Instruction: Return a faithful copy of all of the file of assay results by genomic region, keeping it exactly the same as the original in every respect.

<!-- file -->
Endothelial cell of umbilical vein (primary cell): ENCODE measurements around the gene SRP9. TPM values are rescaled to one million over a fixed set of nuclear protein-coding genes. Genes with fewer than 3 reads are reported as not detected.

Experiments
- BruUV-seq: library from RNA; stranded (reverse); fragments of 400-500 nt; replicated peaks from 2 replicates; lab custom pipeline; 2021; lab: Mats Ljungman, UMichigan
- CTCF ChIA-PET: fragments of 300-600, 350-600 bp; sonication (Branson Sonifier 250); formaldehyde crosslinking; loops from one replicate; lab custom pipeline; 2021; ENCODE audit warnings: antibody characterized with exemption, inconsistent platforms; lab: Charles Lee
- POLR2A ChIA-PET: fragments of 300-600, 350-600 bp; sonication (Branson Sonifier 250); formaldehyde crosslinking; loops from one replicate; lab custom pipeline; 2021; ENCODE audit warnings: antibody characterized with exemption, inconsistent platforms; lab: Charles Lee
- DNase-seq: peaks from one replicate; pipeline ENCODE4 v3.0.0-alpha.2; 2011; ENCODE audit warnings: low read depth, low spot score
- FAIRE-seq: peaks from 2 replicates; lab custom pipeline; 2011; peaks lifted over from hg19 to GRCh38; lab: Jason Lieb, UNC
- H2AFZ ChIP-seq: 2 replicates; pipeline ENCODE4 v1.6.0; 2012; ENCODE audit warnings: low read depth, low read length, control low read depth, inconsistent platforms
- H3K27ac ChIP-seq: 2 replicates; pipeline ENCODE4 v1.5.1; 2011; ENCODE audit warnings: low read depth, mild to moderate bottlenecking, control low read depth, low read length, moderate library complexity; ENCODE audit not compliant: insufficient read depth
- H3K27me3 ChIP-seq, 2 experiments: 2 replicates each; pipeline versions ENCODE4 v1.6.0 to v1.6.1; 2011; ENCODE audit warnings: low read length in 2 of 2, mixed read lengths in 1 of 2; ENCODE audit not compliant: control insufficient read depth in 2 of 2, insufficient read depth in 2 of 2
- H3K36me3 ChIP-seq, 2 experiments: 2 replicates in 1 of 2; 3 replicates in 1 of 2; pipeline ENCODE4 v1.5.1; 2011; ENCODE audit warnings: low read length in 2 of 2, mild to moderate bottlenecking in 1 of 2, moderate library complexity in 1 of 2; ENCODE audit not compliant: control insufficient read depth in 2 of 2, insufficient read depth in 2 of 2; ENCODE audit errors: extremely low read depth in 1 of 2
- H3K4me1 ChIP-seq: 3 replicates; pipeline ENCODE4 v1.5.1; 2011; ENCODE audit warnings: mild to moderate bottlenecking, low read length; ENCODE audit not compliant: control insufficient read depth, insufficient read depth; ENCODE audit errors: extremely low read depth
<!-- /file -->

Endothelial cell of umbilical vein (primary cell): ENCODE measurements around the gene SRP9. TPM values are rescaled to one million over a fixed set of nuclear protein-coding genes. Genes with fewer than 3 reads are reported as not detected.

Experiments
- BruUV-seq: library from RNA; stranded (reverse); fragments of 400-500 nt; replicated peaks from 2 replicates; lab custom pipeline; 2021; lab: Mats Ljungman, UMichigan
- CTCF ChIA-PET: fragments of 300-600, 350-600 bp; sonication (Branson Sonifier 250); formaldehyde crosslinking; loops from one replicate; lab custom pipeline; 2021; ENCODE audit warnings: antibody characterized with exemption, inconsistent platforms; lab: Charles Lee
- POLR2A ChIA-PET: fragments of 300-600, 350-600 bp; sonication (Branson Sonifier 250); formaldehyde crosslinking; loops from one replicate; lab custom pipeline; 2021; ENCODE audit warnings: antibody characterized with exemption, inconsistent platforms; lab: Charles Lee
- DNase-seq: peaks from one replicate; pipeline ENCODE4 v3.0.0-alpha.2; 2011; ENCODE audit warnings: low read depth, low spot score
- FAIRE-seq: peaks from 2 replicates; lab custom pipeline; 2011; peaks lifted over from hg19 to GRCh38; lab: Jason Lieb, UNC
- H2AFZ ChIP-seq: 2 replicates; pipeline ENCODE4 v1.6.0; 2012; ENCODE audit warnings: low read depth, low read length, control low read depth, inconsistent platforms
- H3K27ac ChIP-seq: 2 replicates; pipeline ENCODE4 v1.5.1; 2011; ENCODE audit warnings: low read depth, mild to moderate bottlenecking, control low read depth, low read length, moderate library complexity; ENCODE audit not compliant: insufficient read depth
- H3K27me3 ChIP-seq, 2 experiments: 2 replicates each; pipeline versions ENCODE4 v1.6.0 to v1.6.1; 2011; ENCODE audit warnings: low read length in 2 of 2, mixed read lengths in 1 of 2; ENCODE audit not compliant: control insufficient read depth in 2 of 2, insufficient read depth in 2 of 2
- H3K36me3 ChIP-seq, 2 experiments: 2 replicates in 1 of 2; 3 replicates in 1 of 2; pipeline ENCODE4 v1.5.1; 2011; ENCODE audit warnings: low read length in 2 of 2, mild to moderate bottlenecking in 1 of 2, moderate library complexity in 1 of 2; ENCODE audit not compliant: control insufficient read depth in 2 of 2, insufficient read depth in 2 of 2; ENCODE audit errors: extremely low read depth in 1 of 2
- H3K4me1 ChIP-seq: 3 replicates; pipeline ENCODE4 v1.5.1; 2011; ENCODE audit warnings: mild to moderate bottlenecking, low read length; ENCODE audit not compliant: control insufficient read depth, insufficient read depth; ENCODE audit errors: extremely low read depth